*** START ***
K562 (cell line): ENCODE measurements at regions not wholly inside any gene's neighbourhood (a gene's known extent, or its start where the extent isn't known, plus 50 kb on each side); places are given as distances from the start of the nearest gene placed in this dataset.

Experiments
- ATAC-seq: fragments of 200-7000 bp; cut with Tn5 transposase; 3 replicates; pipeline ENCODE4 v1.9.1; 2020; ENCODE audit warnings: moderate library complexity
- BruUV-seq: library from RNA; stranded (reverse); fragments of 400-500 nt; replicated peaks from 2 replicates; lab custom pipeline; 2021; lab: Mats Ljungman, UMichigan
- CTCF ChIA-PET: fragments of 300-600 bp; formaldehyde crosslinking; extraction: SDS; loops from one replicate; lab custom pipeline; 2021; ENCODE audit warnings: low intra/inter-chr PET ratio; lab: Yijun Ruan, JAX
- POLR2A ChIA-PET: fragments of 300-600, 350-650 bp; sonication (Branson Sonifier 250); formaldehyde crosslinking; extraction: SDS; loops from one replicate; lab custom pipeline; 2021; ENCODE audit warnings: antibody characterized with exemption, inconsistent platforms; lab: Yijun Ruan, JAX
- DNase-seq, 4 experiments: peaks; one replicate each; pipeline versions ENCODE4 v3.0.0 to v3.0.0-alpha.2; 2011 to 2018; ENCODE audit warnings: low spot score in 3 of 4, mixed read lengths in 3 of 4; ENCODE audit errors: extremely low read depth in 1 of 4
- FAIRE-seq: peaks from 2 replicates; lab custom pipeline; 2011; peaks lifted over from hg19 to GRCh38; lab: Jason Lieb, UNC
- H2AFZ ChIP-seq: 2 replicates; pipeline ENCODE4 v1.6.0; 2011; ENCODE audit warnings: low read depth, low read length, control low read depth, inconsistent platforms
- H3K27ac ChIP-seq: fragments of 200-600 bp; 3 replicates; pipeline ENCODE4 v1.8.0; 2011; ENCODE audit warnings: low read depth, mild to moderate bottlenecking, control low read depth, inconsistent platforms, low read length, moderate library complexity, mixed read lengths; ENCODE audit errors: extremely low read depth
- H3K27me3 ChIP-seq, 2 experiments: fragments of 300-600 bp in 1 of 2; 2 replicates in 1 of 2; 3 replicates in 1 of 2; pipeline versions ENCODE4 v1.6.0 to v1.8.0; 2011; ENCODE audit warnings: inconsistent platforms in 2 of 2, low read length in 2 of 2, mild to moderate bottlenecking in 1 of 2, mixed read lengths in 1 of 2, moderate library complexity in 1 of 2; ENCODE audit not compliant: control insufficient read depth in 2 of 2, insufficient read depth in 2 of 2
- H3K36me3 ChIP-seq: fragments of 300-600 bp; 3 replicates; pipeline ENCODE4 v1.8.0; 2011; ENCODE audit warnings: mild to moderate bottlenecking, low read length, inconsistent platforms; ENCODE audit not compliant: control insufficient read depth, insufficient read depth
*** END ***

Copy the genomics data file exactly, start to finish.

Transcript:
K562 (cell line): ENCODE measurements at regions not wholly inside any gene's neighbourhood (a gene's known extent, or its start where the extent isn't known, plus 50 kb on each side); places are given as distances from the start of the nearest gene placed in this dataset.

Experiments
- ATAC-seq: fragments of 200-7000 bp; cut with Tn5 transposase; 3 replicates; pipeline ENCODE4 v1.9.1; 2020; ENCODE audit warnings: moderate library complexity
- BruUV-seq: library from RNA; stranded (reverse); fragments of 400-500 nt; replicated peaks from 2 replicates; lab custom pipeline; 2021; lab: Mats Ljungman, UMichigan
- CTCF ChIA-PET: fragments of 300-600 bp; formaldehyde crosslinking; extraction: SDS; loops from one replicate; lab custom pipeline; 2021; ENCODE audit warnings: low intra/inter-chr PET ratio; lab: Yijun Ruan, JAX
- POLR2A ChIA-PET: fragments of 300-600, 350-650 bp; sonication (Branson Sonifier 250); formaldehyde crosslinking; extraction: SDS; loops from one replicate; lab custom pipeline; 2021; ENCODE audit warnings: antibody characterized with exemption, inconsistent platforms; lab: Yijun Ruan, JAX
- DNase-seq, 4 experiments: peaks; one replicate each; pipeline versions ENCODE4 v3.0.0 to v3.0.0-alpha.2; 2011 to 2018; ENCODE audit warnings: low spot score in 3 of 4, mixed read lengths in 3 of 4; ENCODE audit errors: extremely low read depth in 1 of 4
- FAIRE-seq: peaks from 2 replicates; lab custom pipeline; 2011; peaks lifted over from hg19 to GRCh38; lab: Jason Lieb, UNC
- H2AFZ ChIP-seq: 2 replicates; pipeline ENCODE4 v1.6.0; 2011; ENCODE audit warnings: low read depth, low read length, control low read depth, inconsistent platforms
- H3K27ac ChIP-seq: fragments of 200-600 bp; 3 replicates; pipeline ENCODE4 v1.8.0; 2011; ENCODE audit warnings: low read depth, mild to moderate bottlenecking, control low read depth, inconsistent platforms, low read length, moderate library complexity, mixed read lengths; ENCODE audit errors: extremely low read depth
- H3K27me3 ChIP-seq, 2 experiments: fragments of 300-600 bp in 1 of 2; 2 replicates in 1 of 2; 3 replicates in 1 of 2; pipeline versions ENCODE4 v1.6.0 to v1.8.0; 2011; ENCODE audit warnings: inconsistent platforms in 2 of 2, low read length in 2 of 2, mild to moderate bottlenecking in 1 of 2, mixed read lengths in 1 of 2, moderate library complexity in 1 of 2; ENCODE audit not compliant: control insufficient read depth in 2 of 2, insufficient read depth in 2 of 2
- H3K36me3 ChIP-seq: fragments of 300-600 bp; 3 replicates; pipeline ENCODE4 v1.8.0; 2011; ENCODE audit warnings: mild to moderate bottlenecking, low read length, inconsistent platforms; ENCODE audit not compliant: control insufficient read depth, insufficient read depth